There were laws known as Black Codes. “Black codes were restrictive laws designed to limit the freedom of African Americans and ensure their availability as a cheap labor force after slavery was abolished during the Civil War. Though the Union victory had given some 4 million slaves their freedom, the question of freed blacks’ status in the postwar South was still very much unresolved. Under black codes, many states required blacks to sign yearly labor contracts; if they refused, they risked being arrested, fined and forced into unpaid labor.”
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There was also convict leasing, which was a system of penal labor practiced in the Southern United States. Convict leasing provided prisoner labor to private parties, such as plantation owners and corporations (e.g. Tennessee Coal and Iron Company). The lessee was responsible for feeding, clothing, and housing the prisoners. Convict leasing was the predecessor to the current Private Prison Industrial Complex that drives current-day mass incarceration, in which Black males are disproportionately affected.
There would be other machinations levied against the Blacks, including redlining, urban renewal, benign neglect, and gentrification — all forms of serial forced displacement. The negative repercussions of serial forced displacement are still being felt by the Black collective.
What Blacks fail to see is that the system was never created for us to win. In fact, it was created to protect White wealth and White power after its source, free Black labor, ended in its current form. While we are told that we are in the position we are in because we fail to vote, that simply is not true. It is a mathematical impossibility to vote ourselves into a position of power when those who oppose that position outnumber us a minimum of five to one.
The truth is that Blacks have not fared well under any party. We have suffered under Democrats as well as Republicans. We are intent on asking and begging others to do for us what only we can do for ourselves.
Asians make up only six percent of the national population, but they have the highest earning median (even higher than Whites). Additionally, they are rapidly closing the median wealth gap between them and Whites. The truth is that while the reality surrounding these facts is more complex than it appears on the surface, it is still a reality.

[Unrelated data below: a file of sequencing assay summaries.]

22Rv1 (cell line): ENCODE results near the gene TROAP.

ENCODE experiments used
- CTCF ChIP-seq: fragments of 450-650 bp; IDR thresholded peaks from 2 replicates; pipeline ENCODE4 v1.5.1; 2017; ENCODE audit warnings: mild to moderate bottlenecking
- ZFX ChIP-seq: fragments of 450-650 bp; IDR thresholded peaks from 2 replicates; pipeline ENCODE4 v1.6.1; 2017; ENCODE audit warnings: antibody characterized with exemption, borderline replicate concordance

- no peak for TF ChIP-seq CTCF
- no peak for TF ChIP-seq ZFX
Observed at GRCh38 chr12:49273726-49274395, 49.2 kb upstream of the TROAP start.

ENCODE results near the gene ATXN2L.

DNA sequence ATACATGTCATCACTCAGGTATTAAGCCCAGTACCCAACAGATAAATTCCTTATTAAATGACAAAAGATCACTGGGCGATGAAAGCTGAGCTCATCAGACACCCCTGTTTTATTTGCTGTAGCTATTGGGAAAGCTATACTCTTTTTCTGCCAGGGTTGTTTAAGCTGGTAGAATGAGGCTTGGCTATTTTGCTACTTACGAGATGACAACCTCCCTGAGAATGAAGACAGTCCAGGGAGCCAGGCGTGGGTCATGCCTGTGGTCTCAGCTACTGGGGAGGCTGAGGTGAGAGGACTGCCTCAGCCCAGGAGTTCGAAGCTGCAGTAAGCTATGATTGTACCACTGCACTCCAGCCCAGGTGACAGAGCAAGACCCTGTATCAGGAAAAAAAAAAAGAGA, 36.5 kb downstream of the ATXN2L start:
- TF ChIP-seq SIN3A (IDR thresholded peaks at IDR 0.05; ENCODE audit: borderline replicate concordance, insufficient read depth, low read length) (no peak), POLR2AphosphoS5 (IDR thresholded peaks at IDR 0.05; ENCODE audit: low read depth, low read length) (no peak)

In my book, Born in Captivity: Psychopathology as a Legacy of Slavery, I go to great lengths to touch on the cultural dysfunction that lends itself to the ease at which the Black collective is misled. Despite no improvement over the last 50 years, Blacks still believe that voting is the answer. The truth is that our condition has worsened since the Voting Rights Act passed — to the point in which it is projected that the median wealth for Blacks will fall to zero by 2053 — rendering us completely irrelevant. That means that the majority of us will likely experience this as it progresses.
The economic condition of Black America is something well within our control and does not require front-end participation in the political process (voting). It requires the development of a spending and economic agenda that supports Black business development, Black education, and Black health, physically and mentally. We are in need of a Black Code of Conduct and a highly specific Strategic Blueprint facilitated by specific protocols that govern our responses to adverse action by others.
There are some who erroneously postulate that Jim Crow Segregation was ended by Black voting. The fall of Jim Crow is what actually created a softer environment for the Black civil rights movement. The fall of Jim Crow began before the voting rights act was passed. It was not voting that toppled Jim Crow, it was Blacks fighting back by hurting the pockets or racists.
Actually, desegregation and the end of Jim Crow didn’t come from the Black vote, because Blacks in much of the south weren’t being allowed to vote when Jim Crow began to crumble. It came from physical agitation that was seen on television around the world — sullying the image of superior morality that the U.S. presented to the world. Basically, the U.S. was embarrassed into moving away from those laws and social behaviors.
The answer is actually a simple mathematical equation when it comes to the vote.
This is what I can tell you based on actual evidence and not feelings or emotions: Since the voting rights act was passed over 50 years ago, the condition of the Black collective has consistently worsened. The wealth gap is still widening. Mass incarceration reached an all-time high a couple of years ago, and the public education system failed us and is currently falling apart. Gentrification has produced a consistent force of serial forced displacement across the country — disproportionately impacting Blacks. Harlem isn’t even Black anymore. This is despite Blacks voting in record numbers in 2008 and the election of a two-term Black president.